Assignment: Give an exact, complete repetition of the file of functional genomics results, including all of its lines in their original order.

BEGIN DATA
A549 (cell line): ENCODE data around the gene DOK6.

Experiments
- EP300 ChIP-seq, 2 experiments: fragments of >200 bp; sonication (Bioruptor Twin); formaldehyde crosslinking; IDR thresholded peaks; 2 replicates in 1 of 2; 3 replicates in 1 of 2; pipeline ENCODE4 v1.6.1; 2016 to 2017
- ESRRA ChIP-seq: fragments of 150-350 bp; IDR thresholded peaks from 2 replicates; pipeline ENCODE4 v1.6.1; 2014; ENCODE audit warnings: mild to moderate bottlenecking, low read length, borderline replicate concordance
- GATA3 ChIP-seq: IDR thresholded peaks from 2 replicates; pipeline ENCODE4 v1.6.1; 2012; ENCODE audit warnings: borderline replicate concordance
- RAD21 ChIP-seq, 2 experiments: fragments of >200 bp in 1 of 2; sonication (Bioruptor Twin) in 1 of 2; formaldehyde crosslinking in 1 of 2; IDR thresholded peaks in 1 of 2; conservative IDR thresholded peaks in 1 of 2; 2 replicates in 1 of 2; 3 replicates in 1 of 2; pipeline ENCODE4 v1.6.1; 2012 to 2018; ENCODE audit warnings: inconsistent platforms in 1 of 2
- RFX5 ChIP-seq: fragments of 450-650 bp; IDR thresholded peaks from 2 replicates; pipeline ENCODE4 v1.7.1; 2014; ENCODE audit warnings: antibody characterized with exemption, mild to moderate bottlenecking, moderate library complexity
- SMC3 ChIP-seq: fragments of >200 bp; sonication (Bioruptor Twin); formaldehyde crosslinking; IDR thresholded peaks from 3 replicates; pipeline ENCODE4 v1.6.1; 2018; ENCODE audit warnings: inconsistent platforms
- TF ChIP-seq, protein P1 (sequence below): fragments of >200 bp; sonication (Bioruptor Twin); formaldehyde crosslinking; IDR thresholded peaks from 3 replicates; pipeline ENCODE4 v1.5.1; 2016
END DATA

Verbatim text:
A549 (cell line): ENCODE data around the gene DOK6.

Experiments
- EP300 ChIP-seq, 2 experiments: fragments of >200 bp; sonication (Bioruptor Twin); formaldehyde crosslinking; IDR thresholded peaks; 2 replicates in 1 of 2; 3 replicates in 1 of 2; pipeline ENCODE4 v1.6.1; 2016 to 2017
- ESRRA ChIP-seq: fragments of 150-350 bp; IDR thresholded peaks from 2 replicates; pipeline ENCODE4 v1.6.1; 2014; ENCODE audit warnings: mild to moderate bottlenecking, low read length, borderline replicate concordance
- GATA3 ChIP-seq: IDR thresholded peaks from 2 replicates; pipeline ENCODE4 v1.6.1; 2012; ENCODE audit warnings: borderline replicate concordance
- RAD21 ChIP-seq, 2 experiments: fragments of >200 bp in 1 of 2; sonication (Bioruptor Twin) in 1 of 2; formaldehyde crosslinking in 1 of 2; IDR thresholded peaks in 1 of 2; conservative IDR thresholded peaks in 1 of 2; 2 replicates in 1 of 2; 3 replicates in 1 of 2; pipeline ENCODE4 v1.6.1; 2012 to 2018; ENCODE audit warnings: inconsistent platforms in 1 of 2
- RFX5 ChIP-seq: fragments of 450-650 bp; IDR thresholded peaks from 2 replicates; pipeline ENCODE4 v1.7.1; 2014; ENCODE audit warnings: antibody characterized with exemption, mild to moderate bottlenecking, moderate library complexity
- SMC3 ChIP-seq: fragments of >200 bp; sonication (Bioruptor Twin); formaldehyde crosslinking; IDR thresholded peaks from 3 replicates; pipeline ENCODE4 v1.6.1; 2018; ENCODE audit warnings: inconsistent platforms
- TF ChIP-seq, protein P1 (sequence below): fragments of >200 bp; sonication (Bioruptor Twin); formaldehyde crosslinking; IDR thresholded peaks from 3 replicates; pipeline ENCODE4 v1.5.1; 2016